Author Topic: Preparing for a Hurricane  (Read 1225 times)

Yowbarb

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Preparing for a Hurricane
« on: August 14, 2013, 12:10:07 PM »
http://www.sun-sentinel.com/news/weather/hurricane/sfl-hurricane-preparedness-tips-20100810-pg,0,4010155.photogallery

Photos: Tips on getting ready for a hurricane

Here are tips on what you should do to prepare for a hurricane.

1)  Create a family plan

Photo ( David Carson, MCT  / April 27, 2011 )
Your family may not be together when disaster strikes, so it is important to plan in advance: how you will contact one another; how you will get back together; and what you will do in different situations. -- Ready.gov

2)  Review insurance

( BW  )
Review insurance policies, including windstorm, flood and homeowner's policies. If you are a renter, be sure your policy covers damage from a storm. Take an inventory of possessions, particularly valuables. Take photos or videos of each room in case you need to identify lost property or document damage. Have your documents with you to present to insurance company representatives after a hurricane. Keeping them together in a waterproof container or bag will help keep them safe. Some companies have Mobile Response Units that move into the damaged area after the storm passes.

3)  Prepare an emergency kit

Photo ( Mike Stocker/Sun Sentinel file  )
Gather prescription medicines, batteries, a manual can opener, flashlight, portable radio, cash, a first-aid kit, a change of clothes, food and water packets, and blankets. Put important papers and medical records in a waterproof container, which can be taken with you if you evacuate. Be aware that ATM machines might be down, so it might be a good idea to have enough cash on hand to get you through a few days. Here, Sarah Toback, 85, and city of Sunrise marketing director Kathleen Castro look over supplies in a hurricane kit. Castro delivered the kit to Toback.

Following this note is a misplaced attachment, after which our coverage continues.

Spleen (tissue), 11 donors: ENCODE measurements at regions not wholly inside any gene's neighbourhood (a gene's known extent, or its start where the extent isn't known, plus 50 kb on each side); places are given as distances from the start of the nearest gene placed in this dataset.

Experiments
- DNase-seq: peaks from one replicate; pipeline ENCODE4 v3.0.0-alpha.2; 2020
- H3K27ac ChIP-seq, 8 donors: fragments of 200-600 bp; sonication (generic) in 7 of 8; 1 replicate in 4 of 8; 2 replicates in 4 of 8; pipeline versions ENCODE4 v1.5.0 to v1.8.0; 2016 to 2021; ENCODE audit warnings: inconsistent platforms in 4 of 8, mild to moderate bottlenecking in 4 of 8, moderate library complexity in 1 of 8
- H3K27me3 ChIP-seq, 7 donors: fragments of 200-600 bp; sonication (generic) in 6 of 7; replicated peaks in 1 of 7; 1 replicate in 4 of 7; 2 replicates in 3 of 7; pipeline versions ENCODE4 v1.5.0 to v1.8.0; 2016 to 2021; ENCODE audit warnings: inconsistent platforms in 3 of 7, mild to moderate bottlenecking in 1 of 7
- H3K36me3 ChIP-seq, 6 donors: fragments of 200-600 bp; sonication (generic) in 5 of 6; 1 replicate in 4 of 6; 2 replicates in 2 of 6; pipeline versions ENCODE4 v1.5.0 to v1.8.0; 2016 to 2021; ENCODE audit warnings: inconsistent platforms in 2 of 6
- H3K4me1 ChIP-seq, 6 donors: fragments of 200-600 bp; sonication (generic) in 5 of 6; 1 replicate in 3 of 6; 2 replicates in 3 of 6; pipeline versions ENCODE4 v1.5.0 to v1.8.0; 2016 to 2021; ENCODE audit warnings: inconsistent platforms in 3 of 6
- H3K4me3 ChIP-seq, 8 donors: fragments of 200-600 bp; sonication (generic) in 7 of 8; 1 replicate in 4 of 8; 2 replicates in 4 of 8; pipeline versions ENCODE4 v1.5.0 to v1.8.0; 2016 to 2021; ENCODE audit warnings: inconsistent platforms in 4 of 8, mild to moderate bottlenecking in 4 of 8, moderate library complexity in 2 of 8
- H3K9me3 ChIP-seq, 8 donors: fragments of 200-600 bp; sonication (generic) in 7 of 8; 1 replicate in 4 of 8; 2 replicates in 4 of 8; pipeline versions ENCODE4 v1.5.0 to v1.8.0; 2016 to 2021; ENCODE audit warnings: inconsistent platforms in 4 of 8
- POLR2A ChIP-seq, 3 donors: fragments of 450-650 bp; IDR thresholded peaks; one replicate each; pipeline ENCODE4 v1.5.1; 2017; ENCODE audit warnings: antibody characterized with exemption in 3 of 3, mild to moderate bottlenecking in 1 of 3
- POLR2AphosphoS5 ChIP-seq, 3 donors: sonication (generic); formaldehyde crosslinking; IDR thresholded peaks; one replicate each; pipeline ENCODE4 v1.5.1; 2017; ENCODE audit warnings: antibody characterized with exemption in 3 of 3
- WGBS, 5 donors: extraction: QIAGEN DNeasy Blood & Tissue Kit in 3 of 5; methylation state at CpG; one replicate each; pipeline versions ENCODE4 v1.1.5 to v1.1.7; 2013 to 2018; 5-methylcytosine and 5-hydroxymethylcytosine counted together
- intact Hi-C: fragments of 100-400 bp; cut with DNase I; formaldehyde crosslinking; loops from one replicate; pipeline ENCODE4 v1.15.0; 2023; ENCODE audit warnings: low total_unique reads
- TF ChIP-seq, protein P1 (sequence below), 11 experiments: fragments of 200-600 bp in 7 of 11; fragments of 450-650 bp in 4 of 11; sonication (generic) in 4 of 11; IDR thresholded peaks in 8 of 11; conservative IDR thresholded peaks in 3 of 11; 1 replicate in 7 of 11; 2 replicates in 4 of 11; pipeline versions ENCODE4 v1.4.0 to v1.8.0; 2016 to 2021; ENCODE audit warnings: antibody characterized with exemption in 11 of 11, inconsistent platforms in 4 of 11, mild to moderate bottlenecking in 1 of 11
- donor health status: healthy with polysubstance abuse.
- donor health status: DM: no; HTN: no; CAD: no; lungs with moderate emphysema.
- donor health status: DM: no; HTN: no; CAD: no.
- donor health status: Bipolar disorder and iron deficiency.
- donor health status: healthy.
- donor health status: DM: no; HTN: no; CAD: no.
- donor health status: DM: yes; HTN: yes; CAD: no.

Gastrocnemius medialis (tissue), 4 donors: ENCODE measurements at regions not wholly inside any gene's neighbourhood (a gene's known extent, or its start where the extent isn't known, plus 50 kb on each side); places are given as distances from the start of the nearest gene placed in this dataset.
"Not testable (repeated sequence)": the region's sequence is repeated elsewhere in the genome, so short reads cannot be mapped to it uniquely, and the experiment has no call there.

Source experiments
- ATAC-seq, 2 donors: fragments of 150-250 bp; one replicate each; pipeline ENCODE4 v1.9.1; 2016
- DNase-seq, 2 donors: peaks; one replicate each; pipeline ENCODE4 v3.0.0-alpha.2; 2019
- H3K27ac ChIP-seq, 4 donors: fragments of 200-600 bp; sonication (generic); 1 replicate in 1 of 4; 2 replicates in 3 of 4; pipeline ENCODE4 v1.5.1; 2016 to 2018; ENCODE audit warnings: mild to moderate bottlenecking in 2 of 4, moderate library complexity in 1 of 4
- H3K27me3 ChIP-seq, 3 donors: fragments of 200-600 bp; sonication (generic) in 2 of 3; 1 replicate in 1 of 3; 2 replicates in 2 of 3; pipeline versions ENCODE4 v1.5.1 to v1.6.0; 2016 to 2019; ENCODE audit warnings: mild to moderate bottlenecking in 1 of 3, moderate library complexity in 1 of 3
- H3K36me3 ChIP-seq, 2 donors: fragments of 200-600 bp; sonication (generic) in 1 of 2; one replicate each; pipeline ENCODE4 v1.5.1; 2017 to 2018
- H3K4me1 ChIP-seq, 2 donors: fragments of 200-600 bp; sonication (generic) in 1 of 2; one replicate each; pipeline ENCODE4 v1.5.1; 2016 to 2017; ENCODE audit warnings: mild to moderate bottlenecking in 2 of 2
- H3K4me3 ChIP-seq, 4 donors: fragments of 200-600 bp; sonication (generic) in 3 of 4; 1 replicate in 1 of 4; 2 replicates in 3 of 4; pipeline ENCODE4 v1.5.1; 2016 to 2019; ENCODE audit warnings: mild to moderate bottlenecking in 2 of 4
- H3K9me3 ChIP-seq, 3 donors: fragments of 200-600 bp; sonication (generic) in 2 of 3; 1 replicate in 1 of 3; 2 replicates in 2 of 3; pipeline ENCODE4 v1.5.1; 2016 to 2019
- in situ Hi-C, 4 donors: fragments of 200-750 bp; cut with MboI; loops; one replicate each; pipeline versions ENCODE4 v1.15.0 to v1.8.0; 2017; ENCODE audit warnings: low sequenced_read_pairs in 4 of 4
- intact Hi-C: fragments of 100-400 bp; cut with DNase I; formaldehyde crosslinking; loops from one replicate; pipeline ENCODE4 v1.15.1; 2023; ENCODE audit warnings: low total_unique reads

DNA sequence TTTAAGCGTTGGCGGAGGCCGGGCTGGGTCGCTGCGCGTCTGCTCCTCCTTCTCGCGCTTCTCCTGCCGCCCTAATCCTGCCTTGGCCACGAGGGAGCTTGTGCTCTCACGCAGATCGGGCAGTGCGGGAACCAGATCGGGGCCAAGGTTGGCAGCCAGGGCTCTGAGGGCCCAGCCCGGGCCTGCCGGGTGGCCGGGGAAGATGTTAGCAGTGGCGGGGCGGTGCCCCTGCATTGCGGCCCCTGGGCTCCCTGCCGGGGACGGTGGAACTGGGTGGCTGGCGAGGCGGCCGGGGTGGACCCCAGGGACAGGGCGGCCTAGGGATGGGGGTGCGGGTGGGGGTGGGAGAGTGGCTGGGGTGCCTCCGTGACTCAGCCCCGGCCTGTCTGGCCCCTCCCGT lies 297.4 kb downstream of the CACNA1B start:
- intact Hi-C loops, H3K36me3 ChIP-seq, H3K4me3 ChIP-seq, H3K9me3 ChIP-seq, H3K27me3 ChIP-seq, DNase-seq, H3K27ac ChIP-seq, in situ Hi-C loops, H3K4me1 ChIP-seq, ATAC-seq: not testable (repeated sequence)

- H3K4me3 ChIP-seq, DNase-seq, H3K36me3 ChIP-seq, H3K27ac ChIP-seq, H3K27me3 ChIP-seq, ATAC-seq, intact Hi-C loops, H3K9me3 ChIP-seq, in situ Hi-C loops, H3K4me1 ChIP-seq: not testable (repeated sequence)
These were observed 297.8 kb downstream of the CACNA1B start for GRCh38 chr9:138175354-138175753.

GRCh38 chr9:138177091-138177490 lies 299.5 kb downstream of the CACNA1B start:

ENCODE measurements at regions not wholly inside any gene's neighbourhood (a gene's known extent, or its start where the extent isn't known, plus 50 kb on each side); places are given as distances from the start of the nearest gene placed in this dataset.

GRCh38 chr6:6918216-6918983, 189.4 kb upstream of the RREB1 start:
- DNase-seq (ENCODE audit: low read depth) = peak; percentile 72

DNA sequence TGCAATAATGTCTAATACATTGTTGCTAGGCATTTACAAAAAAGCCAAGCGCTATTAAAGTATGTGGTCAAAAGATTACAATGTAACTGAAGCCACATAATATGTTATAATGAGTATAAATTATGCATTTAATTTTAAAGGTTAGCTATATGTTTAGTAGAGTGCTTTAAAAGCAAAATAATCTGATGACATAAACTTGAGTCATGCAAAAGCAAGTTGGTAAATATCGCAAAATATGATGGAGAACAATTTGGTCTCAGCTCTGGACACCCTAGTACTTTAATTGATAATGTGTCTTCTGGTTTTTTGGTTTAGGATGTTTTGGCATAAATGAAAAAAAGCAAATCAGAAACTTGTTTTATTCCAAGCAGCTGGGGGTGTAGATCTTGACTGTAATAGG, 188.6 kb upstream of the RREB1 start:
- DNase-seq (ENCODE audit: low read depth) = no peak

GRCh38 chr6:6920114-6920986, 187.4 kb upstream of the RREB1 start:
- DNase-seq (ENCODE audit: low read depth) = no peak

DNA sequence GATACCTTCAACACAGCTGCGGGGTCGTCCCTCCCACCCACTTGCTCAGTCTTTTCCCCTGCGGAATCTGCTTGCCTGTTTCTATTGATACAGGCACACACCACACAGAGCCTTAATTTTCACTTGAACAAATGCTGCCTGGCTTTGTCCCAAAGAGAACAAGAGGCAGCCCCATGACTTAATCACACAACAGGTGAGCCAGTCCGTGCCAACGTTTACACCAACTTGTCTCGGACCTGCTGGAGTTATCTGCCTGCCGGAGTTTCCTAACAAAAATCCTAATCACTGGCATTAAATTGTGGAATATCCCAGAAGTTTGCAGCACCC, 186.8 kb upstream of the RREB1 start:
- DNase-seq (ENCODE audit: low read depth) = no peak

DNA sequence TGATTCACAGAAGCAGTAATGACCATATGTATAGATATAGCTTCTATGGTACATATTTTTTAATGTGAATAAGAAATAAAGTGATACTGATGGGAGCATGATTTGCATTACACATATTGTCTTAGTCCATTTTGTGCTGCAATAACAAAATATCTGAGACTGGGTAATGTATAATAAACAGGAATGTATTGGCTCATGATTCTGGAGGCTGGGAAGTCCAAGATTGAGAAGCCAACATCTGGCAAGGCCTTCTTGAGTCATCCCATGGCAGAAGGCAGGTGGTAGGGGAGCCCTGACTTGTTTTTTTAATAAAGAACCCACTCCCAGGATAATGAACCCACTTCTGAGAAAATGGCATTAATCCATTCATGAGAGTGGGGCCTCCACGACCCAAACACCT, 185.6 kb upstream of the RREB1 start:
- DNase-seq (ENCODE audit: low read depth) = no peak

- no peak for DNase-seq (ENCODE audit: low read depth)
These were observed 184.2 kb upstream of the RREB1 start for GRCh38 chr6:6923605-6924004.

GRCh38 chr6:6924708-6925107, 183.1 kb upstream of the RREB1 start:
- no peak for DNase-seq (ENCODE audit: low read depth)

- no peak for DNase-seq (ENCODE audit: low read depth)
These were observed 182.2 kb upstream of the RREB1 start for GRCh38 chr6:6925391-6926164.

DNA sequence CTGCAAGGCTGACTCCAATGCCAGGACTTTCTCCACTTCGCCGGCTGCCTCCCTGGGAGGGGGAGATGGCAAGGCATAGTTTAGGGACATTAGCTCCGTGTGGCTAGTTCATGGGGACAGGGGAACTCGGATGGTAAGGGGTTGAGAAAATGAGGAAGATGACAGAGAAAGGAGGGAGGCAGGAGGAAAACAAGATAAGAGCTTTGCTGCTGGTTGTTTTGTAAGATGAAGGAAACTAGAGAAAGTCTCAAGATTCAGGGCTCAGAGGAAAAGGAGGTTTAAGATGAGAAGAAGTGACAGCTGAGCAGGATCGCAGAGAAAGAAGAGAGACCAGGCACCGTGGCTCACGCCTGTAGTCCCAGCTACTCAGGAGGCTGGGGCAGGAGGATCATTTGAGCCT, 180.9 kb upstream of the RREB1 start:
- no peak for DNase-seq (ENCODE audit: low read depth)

4) Secure your home

( Taimy Alvarez/Sun Sentinel file  )
Make sure panel or accordion shutters are clean, ready for installation or to be pulled shut. If you don'’t have shutters, consider plywood. Make sure your roof and the general structure of your house is in good order. Here, Key West artist and co-owner of Guild Hall Gallery on Duval Street Sonia Robinson walks past her message to residents as people boarded up their houses and businesses to leave the island during a mandatory evacuation of the lower Keys in 1998. "I've done all my hurricane preparation, " Robinson said. "I'm a painter and brown plywood is very dull. If people can drive by and get a one second smile, I've done my job."

5)  Stock your home

Photo ( Bonnie Trafelet, Chicago Tribune  )
Plan to have at least three — and preferably five — days worth of food and water (at least one gallon of water for each member of the family per day). Canned goods and other foods that won’t spoil are recommended. Consider canned nuts, beans, fruits, vegetables, soft drinks and power bars. Clean and fill the bath tub before the storm hits in case a power loss cuts water off. You can use the water to wash up, as well as flush toilets.

6)  Plan for your pet

( Sun Sentinel file  )
Don’'t leave your pet home alone if you evacuate. If you plan to go to a shelter, you need to register early at pet-friendly shelters, and usually space is limited. Call your county’'s emergency management division for information. Above, Sgt. Bobby Seals of Palm Beach County Animal Care and Control labels kennels in preparation for Tropical Storm Ernesto at the pet friendly hurricane shelter at the West Boynton Park and Recreation Center.
 
7)  Evacuation shelters

Photo ( Carline Jean, Sun Sentinel  )
Locate your local shelters before you have to go there

8  If a watch is issued ...

( Sun Sentinel file  )
Put up shutters if instructed by authorities. Top off the car tank. Fill propane tanks. Pull in outdoor furniture. Remove debris from the yard. Check the progress of a storm via television, radio or online.

9)  During a hurricane ...

( Sun Sentinel file  )
Go to your safe room and in any case stay away from doors and windows. Keep a mattress or pillow nearby for protection in case a window breaks. Don’t go outside, even if the eye passes overhead. Make sure to have an exit plan in case of fire. Above, the Disaster Survival House at 1345 FAU Research Park Blvd. in Deerfield Beach was built to withstand hurricane force winds. It has impact resistant glass windows.




Yowbarb

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Re: Preparing for a Hurricane
« Reply #1 on: August 23, 2013, 10:34:19 AM »
http://www.almanac.com/content/how-survive-hurricane

The Old Farmer's Almanac - How To Survive A Hurricane